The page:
The Seoul-based, South Africa and USA-originating, beat-murking cooks have been back in the kitchen!
The first time I listened to Part Time Cooks was with the release of Midnight Snacks, the group’s first joint offering. I was well into the 10th grade and the 7–track EP gracefully assumed its position playing a very prominent role in my life, slowly becoming somewhat of a manual: the motifs relating to the management of emotions and life’s curveballs; the smooth beats accompanied by Saul Goode, Joe Rollins’ and Black Moss’ electric chemistry and unique tones; as well as the themes relating to passion for one’s craft among the many underlying metaphors (some of which I’m pretty sure were culminated by my overly-analytical mind) all spoke to me in a way that no other project had in 2014. Close to two years later the chefs have returned with another project, and its fire.
Coming into Baker’s Dozen, I faced a bit of a dilemma. When one finds themself falling into the emotional journey of becoming a fan of a group based on their first EP, you can’t help but wonder what the future of the relationship will look like: will it be dope and consistent, or will you endure the stress of needing to try hunt down and piece together some good qualities in the music to help you in those energy-consuming arguments? You never really know. But upon its arrival, Baker’s Dozen proved this internal conflict to have never been necessary in the first place – the chefs delivered.
Part Time Cooks may not be a household name yet but the group has been cementing their careers solidly into the South Korean rap scene for years now with their authentic love for life and music that exposes itself with every release – whether they say it or not.
Being described by Urban Vault as “the apex of the sound that [they] have been cultivating during the past two years”, Bakers Dozen doesnt have the same DNA as most projects coming out right now. For starters, this project is a the product of different solo influences that blend beautifully – not only lyrically but in the genres, languages and completely different cultural references that are incorporated within the project.
Black Moss and Saul Goode show a deeper understanding of life as they delve into different topics with the same amount of introspection and sincerity as previously. On New Kicks, track 5 off of Midnight Snacks, Chefs Moss and Goode take a brutally honest approach as they rap about the difficulties in accepting that all of life’s trials are ultimately experienced and dealt with on one’s own. “You need empathy, I’m trying / And if I could, I’d walk a mile but your shoes are not my size, girl / It hurts to see you hurting / Maybe all the answers lie with a different person and that person is you / And that person’s got a lot of self-loving to do / ‘Cause I can’t love you for the both of us”, Black Moss expresses over a jazzy MJ Nichols production with the hook further emphasizing that “in the end, you gon’ wear them soles out on your own.” They take a similar, unclichéd slant on Baker’s Dozen with the subject matter now ranging from drugs and love to political and social commentary and critique – more specifially on the grimey, call-and-response-styled 2KFYG and Giant – as the cooks address xenophobia, racial inequality, police brutality and almost every other topic that most artists tend to steer clear of when making a kick-back-and-vibe-out-after-a-long-day album, with the accompaniment of fun and quirky delivery.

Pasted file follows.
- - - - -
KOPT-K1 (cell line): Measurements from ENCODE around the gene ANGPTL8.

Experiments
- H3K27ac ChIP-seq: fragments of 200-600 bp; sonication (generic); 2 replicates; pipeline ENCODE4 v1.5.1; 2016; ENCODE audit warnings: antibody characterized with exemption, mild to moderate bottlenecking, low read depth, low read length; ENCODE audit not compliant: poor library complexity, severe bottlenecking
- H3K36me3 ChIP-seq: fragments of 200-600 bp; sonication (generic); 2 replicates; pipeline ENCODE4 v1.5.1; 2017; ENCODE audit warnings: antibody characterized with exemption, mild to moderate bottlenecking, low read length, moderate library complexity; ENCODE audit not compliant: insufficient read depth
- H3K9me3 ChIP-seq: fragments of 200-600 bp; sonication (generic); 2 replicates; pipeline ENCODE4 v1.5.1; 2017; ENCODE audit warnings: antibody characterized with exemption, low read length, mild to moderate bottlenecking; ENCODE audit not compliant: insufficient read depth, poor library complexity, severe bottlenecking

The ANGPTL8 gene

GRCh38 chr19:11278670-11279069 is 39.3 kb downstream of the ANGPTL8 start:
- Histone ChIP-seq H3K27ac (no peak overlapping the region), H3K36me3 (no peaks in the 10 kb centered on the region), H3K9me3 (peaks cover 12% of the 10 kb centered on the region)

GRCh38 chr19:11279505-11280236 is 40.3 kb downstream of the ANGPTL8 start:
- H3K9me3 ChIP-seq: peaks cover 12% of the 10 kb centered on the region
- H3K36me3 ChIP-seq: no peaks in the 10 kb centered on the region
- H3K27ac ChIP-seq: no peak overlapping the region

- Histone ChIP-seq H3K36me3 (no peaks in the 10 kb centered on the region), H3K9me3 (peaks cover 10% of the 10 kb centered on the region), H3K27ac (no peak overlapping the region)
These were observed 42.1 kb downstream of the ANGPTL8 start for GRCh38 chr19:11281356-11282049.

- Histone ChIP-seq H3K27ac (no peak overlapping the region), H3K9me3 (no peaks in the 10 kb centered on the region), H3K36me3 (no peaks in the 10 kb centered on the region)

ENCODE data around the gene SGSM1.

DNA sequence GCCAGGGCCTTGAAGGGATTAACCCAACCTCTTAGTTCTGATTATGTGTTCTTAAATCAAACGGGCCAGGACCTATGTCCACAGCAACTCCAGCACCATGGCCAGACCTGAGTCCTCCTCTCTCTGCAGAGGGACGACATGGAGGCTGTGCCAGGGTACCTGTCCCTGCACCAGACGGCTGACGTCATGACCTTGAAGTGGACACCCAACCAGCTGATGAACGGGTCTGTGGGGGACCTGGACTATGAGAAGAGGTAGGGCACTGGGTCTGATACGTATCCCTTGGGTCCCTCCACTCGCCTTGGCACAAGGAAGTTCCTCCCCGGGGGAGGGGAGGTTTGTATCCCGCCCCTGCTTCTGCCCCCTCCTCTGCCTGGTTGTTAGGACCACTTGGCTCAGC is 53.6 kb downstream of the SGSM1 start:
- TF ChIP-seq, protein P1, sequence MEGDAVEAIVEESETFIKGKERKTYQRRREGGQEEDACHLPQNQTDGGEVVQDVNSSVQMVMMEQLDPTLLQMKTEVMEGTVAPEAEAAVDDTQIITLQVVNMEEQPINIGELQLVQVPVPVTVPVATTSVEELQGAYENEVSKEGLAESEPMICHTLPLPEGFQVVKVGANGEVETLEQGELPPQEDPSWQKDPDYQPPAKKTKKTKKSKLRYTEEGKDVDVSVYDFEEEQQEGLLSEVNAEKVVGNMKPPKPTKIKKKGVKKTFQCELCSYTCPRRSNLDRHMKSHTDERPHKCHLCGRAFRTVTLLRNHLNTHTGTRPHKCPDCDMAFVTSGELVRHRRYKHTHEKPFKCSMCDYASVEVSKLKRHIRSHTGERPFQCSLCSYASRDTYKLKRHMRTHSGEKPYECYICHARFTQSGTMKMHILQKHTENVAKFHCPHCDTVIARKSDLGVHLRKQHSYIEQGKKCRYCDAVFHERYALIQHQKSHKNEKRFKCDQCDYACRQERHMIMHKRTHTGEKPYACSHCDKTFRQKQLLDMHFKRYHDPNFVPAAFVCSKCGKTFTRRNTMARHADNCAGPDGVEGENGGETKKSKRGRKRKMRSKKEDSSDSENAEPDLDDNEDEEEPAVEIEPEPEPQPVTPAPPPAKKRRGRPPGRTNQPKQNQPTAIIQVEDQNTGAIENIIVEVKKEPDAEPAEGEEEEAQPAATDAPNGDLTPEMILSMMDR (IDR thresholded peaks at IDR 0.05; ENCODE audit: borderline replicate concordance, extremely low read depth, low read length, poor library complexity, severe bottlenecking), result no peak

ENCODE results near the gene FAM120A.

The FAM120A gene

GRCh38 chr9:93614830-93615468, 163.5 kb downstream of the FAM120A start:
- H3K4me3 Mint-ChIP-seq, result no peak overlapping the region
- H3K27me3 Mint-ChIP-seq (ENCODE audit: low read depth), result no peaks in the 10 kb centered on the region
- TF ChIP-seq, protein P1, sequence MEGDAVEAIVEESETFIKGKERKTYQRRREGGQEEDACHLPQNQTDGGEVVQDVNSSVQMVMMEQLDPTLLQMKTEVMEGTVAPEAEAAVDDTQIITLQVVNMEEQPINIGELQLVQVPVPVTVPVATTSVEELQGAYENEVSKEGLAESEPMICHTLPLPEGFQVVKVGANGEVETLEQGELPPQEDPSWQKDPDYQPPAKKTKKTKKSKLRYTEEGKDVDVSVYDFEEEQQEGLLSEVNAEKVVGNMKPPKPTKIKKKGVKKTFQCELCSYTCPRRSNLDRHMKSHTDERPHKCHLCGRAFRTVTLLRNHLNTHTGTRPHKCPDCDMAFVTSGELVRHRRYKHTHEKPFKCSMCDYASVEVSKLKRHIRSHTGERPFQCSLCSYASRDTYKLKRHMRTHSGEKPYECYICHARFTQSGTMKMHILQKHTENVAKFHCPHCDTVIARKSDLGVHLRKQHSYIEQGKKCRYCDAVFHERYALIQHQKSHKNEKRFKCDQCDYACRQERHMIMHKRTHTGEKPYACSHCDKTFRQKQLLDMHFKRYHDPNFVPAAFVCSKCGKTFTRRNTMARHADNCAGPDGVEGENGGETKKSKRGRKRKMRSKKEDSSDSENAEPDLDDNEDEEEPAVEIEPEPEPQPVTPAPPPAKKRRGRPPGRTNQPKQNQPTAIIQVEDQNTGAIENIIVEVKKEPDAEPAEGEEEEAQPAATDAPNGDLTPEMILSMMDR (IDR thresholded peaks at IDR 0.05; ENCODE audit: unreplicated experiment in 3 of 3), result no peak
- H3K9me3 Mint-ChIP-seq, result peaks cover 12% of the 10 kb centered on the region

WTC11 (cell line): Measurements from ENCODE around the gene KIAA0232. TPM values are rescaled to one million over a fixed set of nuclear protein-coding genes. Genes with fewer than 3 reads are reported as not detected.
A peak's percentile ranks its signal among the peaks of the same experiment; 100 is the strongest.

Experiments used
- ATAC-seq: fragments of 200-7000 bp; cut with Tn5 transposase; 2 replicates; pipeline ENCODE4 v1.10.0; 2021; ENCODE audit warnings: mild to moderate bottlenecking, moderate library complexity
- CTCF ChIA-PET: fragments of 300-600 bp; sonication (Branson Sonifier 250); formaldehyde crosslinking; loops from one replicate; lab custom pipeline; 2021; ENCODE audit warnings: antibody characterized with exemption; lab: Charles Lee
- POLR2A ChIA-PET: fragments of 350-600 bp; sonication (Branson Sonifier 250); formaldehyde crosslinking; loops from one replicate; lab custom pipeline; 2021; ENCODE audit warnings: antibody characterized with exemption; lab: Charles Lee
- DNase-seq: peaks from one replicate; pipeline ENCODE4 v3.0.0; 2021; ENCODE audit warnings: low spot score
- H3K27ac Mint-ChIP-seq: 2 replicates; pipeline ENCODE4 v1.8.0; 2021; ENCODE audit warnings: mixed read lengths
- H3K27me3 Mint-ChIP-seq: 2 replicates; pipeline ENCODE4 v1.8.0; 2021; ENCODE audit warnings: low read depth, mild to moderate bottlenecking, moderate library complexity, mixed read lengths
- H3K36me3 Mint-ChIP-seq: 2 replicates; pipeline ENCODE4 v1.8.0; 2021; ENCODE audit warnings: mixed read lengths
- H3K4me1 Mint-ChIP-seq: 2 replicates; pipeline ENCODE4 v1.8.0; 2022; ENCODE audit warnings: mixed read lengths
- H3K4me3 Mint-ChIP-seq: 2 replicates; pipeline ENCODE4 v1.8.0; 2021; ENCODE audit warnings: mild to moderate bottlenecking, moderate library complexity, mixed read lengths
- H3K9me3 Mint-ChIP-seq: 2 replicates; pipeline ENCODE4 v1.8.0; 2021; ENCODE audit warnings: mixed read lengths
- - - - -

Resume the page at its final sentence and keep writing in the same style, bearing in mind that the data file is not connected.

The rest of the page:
A very central theme on Baker’s Dozen is love – the selflessness of it and the power of it – and with this love comes the reminder that, regardless of upbringing and influences, the love for music is one of the few things that can surpass borders and bring people together – a sentiment continually prevailing in any Part Time Cooks joint. “They love me ‘cause I love this music more than me,” Saul Goode spits on Loser/Cameo, one of the most honest standout tracks on the project, along with grappling with the vices that are repeatedly faced in trying to focus on the music despite the distractions. “Shoulda been blown two or three times off of spitting / All the opportunities that I was given / But it threw it all away chasing booze and these women,” Goode humbly raps over a smooth beat to which he later adds: “Maybe that’s why 9th Wonder never called me up / Maybe I’m not as dope as I thought I was / Should have capitalized when I got that buzz / Should have paid for promos instead of copping drugs.”
The reinforcement of universal inclination towards hip-hop on Keep Cooking; the smooth melodies; the jazz-fused boom bap beats; the unconventional flows used; the punchlines on Get Home Safe such as Saul rapping “My pants sagging, too many rappers on my belt this year”; the catchy hook on Everyday Everything; the plain-spoken life experiences and truths rapped about on Superior and witty story-telling on Dutch Pay and Secret Love (Snuggle Song) make for a timeless overtone that should keep fans happy for quite a while.